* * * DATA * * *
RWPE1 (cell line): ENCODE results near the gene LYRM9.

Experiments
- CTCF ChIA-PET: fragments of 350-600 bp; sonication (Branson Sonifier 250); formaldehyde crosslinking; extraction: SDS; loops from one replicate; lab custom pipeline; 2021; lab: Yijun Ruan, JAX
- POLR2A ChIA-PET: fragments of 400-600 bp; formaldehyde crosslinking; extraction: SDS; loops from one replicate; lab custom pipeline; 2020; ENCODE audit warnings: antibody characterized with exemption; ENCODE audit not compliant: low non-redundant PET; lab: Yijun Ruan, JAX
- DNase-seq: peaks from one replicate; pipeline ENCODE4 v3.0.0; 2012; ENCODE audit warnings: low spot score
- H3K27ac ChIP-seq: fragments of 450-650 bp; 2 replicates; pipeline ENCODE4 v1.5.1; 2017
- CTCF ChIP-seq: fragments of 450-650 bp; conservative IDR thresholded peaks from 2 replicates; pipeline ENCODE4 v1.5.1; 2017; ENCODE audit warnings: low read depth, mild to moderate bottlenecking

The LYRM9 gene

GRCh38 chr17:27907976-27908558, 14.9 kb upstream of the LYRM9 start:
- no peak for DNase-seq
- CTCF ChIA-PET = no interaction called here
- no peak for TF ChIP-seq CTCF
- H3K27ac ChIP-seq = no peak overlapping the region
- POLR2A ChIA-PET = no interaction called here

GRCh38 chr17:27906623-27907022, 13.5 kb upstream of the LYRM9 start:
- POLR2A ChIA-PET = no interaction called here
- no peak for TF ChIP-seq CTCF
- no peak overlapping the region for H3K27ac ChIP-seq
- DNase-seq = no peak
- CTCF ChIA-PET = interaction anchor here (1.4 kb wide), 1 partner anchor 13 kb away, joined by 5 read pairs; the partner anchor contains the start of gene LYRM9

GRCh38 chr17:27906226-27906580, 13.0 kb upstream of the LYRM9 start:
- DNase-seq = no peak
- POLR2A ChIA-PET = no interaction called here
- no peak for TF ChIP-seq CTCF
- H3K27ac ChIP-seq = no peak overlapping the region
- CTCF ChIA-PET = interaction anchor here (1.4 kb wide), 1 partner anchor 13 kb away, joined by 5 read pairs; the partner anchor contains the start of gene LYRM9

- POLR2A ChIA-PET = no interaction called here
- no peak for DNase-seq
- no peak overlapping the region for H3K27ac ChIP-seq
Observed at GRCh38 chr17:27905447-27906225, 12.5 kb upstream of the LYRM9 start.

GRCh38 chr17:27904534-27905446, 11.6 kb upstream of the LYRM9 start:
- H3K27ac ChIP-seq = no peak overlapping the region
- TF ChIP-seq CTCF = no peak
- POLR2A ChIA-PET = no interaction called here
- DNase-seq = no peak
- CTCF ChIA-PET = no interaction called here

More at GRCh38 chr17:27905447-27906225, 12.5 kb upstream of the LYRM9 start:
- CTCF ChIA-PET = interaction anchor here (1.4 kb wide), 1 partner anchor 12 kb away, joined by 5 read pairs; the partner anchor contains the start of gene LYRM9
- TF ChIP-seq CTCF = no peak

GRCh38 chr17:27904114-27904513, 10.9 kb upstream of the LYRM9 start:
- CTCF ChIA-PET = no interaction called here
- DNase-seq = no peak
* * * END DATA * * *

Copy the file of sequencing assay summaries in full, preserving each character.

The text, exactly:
RWPE1 (cell line): ENCODE results near the gene LYRM9.

Experiments
- CTCF ChIA-PET: fragments of 350-600 bp; sonication (Branson Sonifier 250); formaldehyde crosslinking; extraction: SDS; loops from one replicate; lab custom pipeline; 2021; lab: Yijun Ruan, JAX
- POLR2A ChIA-PET: fragments of 400-600 bp; formaldehyde crosslinking; extraction: SDS; loops from one replicate; lab custom pipeline; 2020; ENCODE audit warnings: antibody characterized with exemption; ENCODE audit not compliant: low non-redundant PET; lab: Yijun Ruan, JAX
- DNase-seq: peaks from one replicate; pipeline ENCODE4 v3.0.0; 2012; ENCODE audit warnings: low spot score
- H3K27ac ChIP-seq: fragments of 450-650 bp; 2 replicates; pipeline ENCODE4 v1.5.1; 2017
- CTCF ChIP-seq: fragments of 450-650 bp; conservative IDR thresholded peaks from 2 replicates; pipeline ENCODE4 v1.5.1; 2017; ENCODE audit warnings: low read depth, mild to moderate bottlenecking

The LYRM9 gene

GRCh38 chr17:27907976-27908558, 14.9 kb upstream of the LYRM9 start:
- no peak for DNase-seq
- CTCF ChIA-PET = no interaction called here
- no peak for TF ChIP-seq CTCF
- H3K27ac ChIP-seq = no peak overlapping the region
- POLR2A ChIA-PET = no interaction called here

GRCh38 chr17:27906623-27907022, 13.5 kb upstream of the LYRM9 start:
- POLR2A ChIA-PET = no interaction called here
- no peak for TF ChIP-seq CTCF
- no peak overlapping the region for H3K27ac ChIP-seq
- DNase-seq = no peak
- CTCF ChIA-PET = interaction anchor here (1.4 kb wide), 1 partner anchor 13 kb away, joined by 5 read pairs; the partner anchor contains the start of gene LYRM9

GRCh38 chr17:27906226-27906580, 13.0 kb upstream of the LYRM9 start:
- DNase-seq = no peak
- POLR2A ChIA-PET = no interaction called here
- no peak for TF ChIP-seq CTCF
- H3K27ac ChIP-seq = no peak overlapping the region
- CTCF ChIA-PET = interaction anchor here (1.4 kb wide), 1 partner anchor 13 kb away, joined by 5 read pairs; the partner anchor contains the start of gene LYRM9

- POLR2A ChIA-PET = no interaction called here
- no peak for DNase-seq
- no peak overlapping the region for H3K27ac ChIP-seq
Observed at GRCh38 chr17:27905447-27906225, 12.5 kb upstream of the LYRM9 start.

GRCh38 chr17:27904534-27905446, 11.6 kb upstream of the LYRM9 start:
- H3K27ac ChIP-seq = no peak overlapping the region
- TF ChIP-seq CTCF = no peak
- POLR2A ChIA-PET = no interaction called here
- DNase-seq = no peak
- CTCF ChIA-PET = no interaction called here

More at GRCh38 chr17:27905447-27906225, 12.5 kb upstream of the LYRM9 start:
- CTCF ChIA-PET = interaction anchor here (1.4 kb wide), 1 partner anchor 12 kb away, joined by 5 read pairs; the partner anchor contains the start of gene LYRM9
- TF ChIP-seq CTCF = no peak

GRCh38 chr17:27904114-27904513, 10.9 kb upstream of the LYRM9 start:
- CTCF ChIA-PET = no interaction called here
- DNase-seq = no peak